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Radioactivity concentrations and distribution of some naturally occurring radioactive materials in the soils of some coastal states of Nigeria

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By Alatise, O. O.; University of Agriculture, Abeokuta, Department of Physics (Nigeria). (Thesis available at the Ghana Atomic Energy Commission Library).

The radiation levels and radionuclide distribution of some naturally occurring radioactive materials (NORM) in the soils of some coastal states of Nigeria were investigated from their activity concentrations. This is to be used to identify areas with high values of natural background radiation. A total of 279 soil samples were collected from 81 different locations at distance of between 100 m and 500 m from the coast and at a depth of 0.15 m in Akwa-Iborn, Bayelsa, Delta, Ondo and Rivers States. The activities of these naturally occurring radionuclides (specifically 40K, 238U, 232Th) in the soil samples of these areas were analyzed using a high-resolution, low-background, hyper-pure coaxial gamma-ray detector (EG&G ORTEC HPGe) coupled to an amplifier and multi-channel analyzer.

The range of the mean radioactivity concentrations were obtained to be between 111.85 kBq kg-1 (in Ondo State) and 444.67 kBq kg-1 (in Bayelsa State) for 40Kbetween 23.24 kBq kg-1 (in Akwa-Ibom State) and 43.66 kBq kg-1 (in Delta State) for 238U; and between 6.45 kBq kg-1 (in Akwa-lbom State) and 12.79 kBq kg-1 (in Bayelsa State) for 232Th. From the analysis of variance (ANOVA) and the General Linear Models (GLM) procedure, the result obtained showed that there was a significant difference (P <0.05) in the occurrence of the three radionuclides in each State and across the States studied. The correlation analyses showed a positive relationship between the radionuclides in all the States except for Ondo State.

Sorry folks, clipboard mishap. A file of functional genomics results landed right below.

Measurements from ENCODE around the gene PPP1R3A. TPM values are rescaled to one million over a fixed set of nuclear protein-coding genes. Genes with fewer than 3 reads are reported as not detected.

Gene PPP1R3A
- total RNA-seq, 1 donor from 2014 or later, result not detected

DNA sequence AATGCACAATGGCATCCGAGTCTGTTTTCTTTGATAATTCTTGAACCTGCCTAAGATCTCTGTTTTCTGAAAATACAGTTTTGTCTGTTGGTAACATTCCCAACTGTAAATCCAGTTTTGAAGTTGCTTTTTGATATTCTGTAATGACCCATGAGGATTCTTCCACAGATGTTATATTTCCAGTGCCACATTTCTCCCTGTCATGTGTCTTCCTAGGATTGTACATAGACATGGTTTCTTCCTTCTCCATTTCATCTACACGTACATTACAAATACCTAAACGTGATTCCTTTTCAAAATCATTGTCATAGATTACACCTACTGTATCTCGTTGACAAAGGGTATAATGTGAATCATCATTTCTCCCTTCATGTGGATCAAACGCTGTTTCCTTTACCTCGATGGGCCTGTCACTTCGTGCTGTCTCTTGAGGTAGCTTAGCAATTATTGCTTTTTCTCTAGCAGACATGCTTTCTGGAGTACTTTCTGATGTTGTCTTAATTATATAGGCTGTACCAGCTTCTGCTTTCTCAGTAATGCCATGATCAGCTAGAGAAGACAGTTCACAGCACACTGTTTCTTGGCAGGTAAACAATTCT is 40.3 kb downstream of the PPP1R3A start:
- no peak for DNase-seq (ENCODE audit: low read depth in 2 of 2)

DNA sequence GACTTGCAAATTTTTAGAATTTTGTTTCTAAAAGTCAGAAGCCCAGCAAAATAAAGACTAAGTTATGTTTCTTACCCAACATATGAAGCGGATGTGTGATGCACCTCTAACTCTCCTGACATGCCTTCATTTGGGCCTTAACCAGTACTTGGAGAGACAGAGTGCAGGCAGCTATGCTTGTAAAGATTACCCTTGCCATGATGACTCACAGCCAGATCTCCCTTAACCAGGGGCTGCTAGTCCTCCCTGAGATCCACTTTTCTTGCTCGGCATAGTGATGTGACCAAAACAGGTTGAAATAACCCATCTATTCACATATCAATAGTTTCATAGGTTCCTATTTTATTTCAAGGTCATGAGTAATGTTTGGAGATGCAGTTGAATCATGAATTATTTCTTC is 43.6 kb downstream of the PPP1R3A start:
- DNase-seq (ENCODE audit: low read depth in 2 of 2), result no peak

The resulting absorbed dose rates in air at a height of 1 m above the ground, for each of the locations were also calculated and expressed in nGy h-1. The mean absorbed dose rates in air due to the three radionuclides, and the annual human effective dose equivalents were calculated to be 24.26 ± 3.57 nGy h-1 and 29.71 ± 4.38 µSv y-1 respectively for Akwa-Iborn State; 44.96 ± 2.86 nGy h-1 and 55.14 ± 3.51 µSv y-1 for Bayelsa State; 39.86 ± 4.36 nGy h-1 and 48.89 ± 5.34 µSv y-1 for Delta State; 20.83 ± 2.31 nGy h-1 and 25.55 ± 2.83 µSv y-1 for Ondo State; and 38.37 ± 3.95 nGy h-1 and 47.05 ± 4.84 µSv y-1 for Rivers State. The ANOVA
results also showed a significant difference (P < 0.05) between the mean absorbed dose rates in air obtained for the States.

The results obtained imply a collective effective dose of between 43.95 Sv y-1 and 121.99 Sv y-1 which is found to be within the acceptable dose limit and therefore indicating a low probability of severe somatic or genetic health problems for the population. A high value of human effective dose of 78.19 ± 0.09 µSv y-1 was obtained at Ugbo in Delta State which is 11.703 % above the world average of 70.00 µSv y-1. Long exposure to this dose of ionizing radiation over the years could constitute serious health hazards to people living around Ugbo. This study has provided a baseline data that could be used for effective monitoring of unforeseeable radioactive fallout in the coastal areas.


Publ. Year: 2007